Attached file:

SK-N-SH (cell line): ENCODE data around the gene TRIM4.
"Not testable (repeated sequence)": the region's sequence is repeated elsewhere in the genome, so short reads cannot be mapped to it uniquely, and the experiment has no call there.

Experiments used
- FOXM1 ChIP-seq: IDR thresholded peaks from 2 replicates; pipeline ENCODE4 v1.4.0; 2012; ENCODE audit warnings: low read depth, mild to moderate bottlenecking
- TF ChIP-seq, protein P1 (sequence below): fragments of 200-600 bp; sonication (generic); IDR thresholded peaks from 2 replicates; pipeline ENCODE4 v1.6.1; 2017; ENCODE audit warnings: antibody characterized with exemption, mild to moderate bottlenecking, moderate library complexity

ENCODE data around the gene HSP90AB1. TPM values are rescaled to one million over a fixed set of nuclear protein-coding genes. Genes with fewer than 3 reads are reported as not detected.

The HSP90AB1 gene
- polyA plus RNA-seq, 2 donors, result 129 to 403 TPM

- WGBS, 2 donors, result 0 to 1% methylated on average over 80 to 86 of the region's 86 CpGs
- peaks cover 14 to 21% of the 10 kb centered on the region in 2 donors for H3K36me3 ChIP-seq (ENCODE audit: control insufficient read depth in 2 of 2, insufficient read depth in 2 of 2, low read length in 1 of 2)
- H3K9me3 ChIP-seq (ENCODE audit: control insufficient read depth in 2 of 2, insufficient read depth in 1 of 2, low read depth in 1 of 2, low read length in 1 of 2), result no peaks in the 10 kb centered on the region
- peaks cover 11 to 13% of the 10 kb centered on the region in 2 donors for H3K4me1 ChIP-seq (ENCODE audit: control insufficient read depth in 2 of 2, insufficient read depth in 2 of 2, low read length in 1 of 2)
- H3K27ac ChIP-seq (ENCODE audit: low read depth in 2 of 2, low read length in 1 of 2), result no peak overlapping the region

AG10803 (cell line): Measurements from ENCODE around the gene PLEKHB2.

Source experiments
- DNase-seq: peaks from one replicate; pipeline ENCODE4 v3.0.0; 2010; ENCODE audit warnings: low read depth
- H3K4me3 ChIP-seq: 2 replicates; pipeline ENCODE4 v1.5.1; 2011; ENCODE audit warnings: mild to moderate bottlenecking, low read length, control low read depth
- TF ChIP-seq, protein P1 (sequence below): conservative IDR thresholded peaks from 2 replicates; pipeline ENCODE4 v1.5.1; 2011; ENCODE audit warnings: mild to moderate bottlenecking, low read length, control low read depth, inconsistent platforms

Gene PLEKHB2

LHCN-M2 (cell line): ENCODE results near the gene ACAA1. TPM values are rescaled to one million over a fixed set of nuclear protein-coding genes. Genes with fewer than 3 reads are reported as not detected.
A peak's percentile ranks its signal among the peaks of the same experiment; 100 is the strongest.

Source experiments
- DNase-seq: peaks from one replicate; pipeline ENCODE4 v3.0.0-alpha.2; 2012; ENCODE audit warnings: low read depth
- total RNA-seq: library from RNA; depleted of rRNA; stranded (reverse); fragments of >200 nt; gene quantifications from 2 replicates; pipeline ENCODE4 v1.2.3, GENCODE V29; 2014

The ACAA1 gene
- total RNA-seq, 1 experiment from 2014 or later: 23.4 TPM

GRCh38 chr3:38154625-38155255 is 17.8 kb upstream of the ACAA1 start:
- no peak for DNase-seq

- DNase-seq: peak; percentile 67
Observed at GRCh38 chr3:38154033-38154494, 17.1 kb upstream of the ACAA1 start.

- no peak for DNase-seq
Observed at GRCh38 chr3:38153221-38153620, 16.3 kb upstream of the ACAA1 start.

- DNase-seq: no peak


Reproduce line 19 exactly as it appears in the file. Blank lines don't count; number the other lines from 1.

Gene PLEKHB2